Imagine being on the verge of achieving something you've dreamed about your whole life. Jazz pianist Joe Gardner (voice by Jamie Foxx) finds himself in exactly that position in Soul, the latest animated feature from Pixar.
Sounds like a serviceable enough premise, but directors Peter Doctor and Kemp Powers quickly pull the rug out from under us, catapulting us from the streets of New York into an alternate reality -- in this case the gateway to the afterlife.
Here's how it happens: Elated at having landed a gig with a renowned jazz combo led by saxophonist Dorothea Williams (Angela Bassett), Joe loses himself in a moment of elation, falls into a manhole, and finds himself on the edge of death.
Doctor, who directed the much-admired Inside Out, allows his team's imagination to rip as Joe tries to figure out how not to climb the conveyor belt to the Great Beyond. He wants to play that gig more than he wants to ascend into any heavenly realm.
Doctor and Powers use Joe's quest to cling to earthly life as a vehicle for introducing a variety of characters, the most important of which is voiced by Tina Fey. She's Soul #22, a soul that has no desire to experience earthly existence.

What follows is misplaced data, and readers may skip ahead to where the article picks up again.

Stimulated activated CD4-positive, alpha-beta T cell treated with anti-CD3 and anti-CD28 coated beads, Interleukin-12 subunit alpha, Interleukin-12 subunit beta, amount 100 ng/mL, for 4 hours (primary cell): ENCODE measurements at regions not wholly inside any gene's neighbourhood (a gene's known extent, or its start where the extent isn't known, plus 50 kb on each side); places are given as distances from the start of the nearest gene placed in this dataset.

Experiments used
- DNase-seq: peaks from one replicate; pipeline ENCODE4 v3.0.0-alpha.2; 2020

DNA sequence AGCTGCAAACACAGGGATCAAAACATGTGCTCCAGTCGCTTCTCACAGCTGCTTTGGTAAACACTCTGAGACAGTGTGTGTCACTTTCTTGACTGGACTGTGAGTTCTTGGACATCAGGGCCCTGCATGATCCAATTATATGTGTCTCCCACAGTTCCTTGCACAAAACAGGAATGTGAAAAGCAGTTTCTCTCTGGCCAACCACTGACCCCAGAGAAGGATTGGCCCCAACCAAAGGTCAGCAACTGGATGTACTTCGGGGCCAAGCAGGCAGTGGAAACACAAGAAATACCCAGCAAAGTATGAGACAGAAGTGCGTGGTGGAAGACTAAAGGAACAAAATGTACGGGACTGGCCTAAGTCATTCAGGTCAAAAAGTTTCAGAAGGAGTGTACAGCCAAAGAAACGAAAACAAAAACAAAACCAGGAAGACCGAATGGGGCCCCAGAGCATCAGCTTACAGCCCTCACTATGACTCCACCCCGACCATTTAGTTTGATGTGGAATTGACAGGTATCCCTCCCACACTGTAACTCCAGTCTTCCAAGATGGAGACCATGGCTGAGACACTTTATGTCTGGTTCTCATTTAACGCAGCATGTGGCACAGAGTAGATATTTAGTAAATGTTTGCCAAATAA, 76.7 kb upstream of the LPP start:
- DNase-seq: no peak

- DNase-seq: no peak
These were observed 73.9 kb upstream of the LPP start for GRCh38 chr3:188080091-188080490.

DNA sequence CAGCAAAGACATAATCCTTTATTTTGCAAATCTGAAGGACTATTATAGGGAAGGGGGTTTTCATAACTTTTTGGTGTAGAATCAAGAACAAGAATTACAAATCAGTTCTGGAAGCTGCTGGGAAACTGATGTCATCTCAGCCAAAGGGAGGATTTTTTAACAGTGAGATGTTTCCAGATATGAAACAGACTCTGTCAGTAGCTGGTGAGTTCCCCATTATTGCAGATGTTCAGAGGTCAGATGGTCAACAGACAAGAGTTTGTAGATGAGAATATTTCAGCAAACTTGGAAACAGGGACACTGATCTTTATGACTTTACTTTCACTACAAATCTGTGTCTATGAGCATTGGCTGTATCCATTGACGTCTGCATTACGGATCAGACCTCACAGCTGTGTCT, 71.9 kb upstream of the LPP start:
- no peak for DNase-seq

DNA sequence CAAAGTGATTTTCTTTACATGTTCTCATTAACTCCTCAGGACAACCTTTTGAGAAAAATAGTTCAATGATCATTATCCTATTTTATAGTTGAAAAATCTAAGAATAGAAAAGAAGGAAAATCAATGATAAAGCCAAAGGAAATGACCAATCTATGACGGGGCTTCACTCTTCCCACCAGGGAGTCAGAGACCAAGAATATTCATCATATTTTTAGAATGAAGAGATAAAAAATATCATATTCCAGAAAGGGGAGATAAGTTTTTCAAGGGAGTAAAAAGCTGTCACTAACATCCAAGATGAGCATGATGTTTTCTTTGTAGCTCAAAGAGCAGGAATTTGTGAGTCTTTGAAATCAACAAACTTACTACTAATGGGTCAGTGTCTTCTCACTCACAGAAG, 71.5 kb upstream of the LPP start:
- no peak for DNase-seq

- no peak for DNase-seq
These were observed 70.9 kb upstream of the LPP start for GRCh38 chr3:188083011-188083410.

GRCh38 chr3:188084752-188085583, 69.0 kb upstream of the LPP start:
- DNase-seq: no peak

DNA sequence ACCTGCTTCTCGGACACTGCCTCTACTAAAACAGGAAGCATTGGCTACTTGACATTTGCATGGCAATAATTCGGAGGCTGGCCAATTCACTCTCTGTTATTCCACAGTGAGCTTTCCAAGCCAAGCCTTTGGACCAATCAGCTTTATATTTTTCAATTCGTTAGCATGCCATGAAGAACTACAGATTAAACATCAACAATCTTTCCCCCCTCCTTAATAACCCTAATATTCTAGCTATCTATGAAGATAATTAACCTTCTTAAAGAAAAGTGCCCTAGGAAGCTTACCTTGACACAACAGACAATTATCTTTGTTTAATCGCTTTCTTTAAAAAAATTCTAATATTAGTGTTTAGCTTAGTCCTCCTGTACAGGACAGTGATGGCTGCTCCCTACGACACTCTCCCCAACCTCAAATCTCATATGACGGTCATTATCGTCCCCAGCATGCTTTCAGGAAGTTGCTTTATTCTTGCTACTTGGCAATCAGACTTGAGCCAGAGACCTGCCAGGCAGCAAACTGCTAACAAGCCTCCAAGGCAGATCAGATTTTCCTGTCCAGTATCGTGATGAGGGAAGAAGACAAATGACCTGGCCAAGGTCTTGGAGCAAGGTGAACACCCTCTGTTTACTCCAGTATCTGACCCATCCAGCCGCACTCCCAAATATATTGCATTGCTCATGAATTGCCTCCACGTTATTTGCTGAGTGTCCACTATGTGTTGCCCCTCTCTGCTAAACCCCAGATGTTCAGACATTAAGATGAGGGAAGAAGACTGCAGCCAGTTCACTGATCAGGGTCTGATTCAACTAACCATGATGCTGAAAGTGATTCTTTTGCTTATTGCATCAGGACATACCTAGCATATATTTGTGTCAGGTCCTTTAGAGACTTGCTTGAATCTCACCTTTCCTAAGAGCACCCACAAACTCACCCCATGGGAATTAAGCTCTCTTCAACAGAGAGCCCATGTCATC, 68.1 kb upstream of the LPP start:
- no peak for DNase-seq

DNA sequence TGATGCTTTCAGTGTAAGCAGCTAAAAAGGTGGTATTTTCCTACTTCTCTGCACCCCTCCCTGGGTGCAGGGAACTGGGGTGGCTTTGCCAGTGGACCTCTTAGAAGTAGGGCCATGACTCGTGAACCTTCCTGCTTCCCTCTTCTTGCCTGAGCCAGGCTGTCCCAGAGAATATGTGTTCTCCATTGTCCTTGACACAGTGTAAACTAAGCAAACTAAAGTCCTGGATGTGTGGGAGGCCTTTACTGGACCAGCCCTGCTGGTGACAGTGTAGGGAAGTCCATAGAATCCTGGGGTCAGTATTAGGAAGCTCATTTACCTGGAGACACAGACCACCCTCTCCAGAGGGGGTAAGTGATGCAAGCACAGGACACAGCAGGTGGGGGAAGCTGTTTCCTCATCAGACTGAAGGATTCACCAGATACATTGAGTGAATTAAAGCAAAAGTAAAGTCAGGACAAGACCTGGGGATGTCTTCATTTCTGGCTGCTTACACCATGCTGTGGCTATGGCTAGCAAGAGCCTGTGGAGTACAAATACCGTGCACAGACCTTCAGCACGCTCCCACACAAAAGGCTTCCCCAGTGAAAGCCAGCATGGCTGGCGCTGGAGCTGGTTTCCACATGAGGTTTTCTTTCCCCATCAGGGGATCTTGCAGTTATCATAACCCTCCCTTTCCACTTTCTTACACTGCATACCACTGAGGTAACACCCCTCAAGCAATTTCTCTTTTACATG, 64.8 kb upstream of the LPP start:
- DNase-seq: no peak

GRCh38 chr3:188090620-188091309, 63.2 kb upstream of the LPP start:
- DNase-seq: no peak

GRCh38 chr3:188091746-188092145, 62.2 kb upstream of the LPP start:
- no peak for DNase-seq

It's not that Soul #22 hasn't had decent guidance. Souls are instructed by mentors and #22 has had some of the best, including Abraham Lincoln and Mother Theresa.
Soul #22 and Joe team up as they juggle their various agendas: It takes a taste of physicality in the form of a slice of pizza to make #22 think life on Earth might not be so bad.
The movie also takes us to various other realms that are quickly explained and that are populated by various characters that provide voice work for Wes Studi, Richard Ayoade, and Alice Braga.
A confession: For all of Soul's other-worldly creativity, I hated to see Joe fall down that hole. I wanted to see an animated feature about a jazz musician.
I knew that Pixar wasn't going to do a full Ralph Bakshi (if you don't know, look him up), but the opening and some of the music segments of Soul offer jazz and idealized urban landscapes that are so warmly appealing I hated to leave them.
The movie's jazz score was arranged by John Batiste, familiar from Stephen Colbert's Late Night. Music for the rest of the movie was written by Trent Reznor and Atticus Ross.
Not surprisingly, there's a moral to the story. Joe must learn that the pursuit of a single-minded dream can blind one to the small wonders of simply being alive, joys that are available to all of us simple because we're inhabitants of Earth.
Not many will want to argue with the message and Pixar offers another deluge of creativity. Whatever else they may be, Pixar movies tend to be celebrations of animated artistry and its ability to stir the imagination.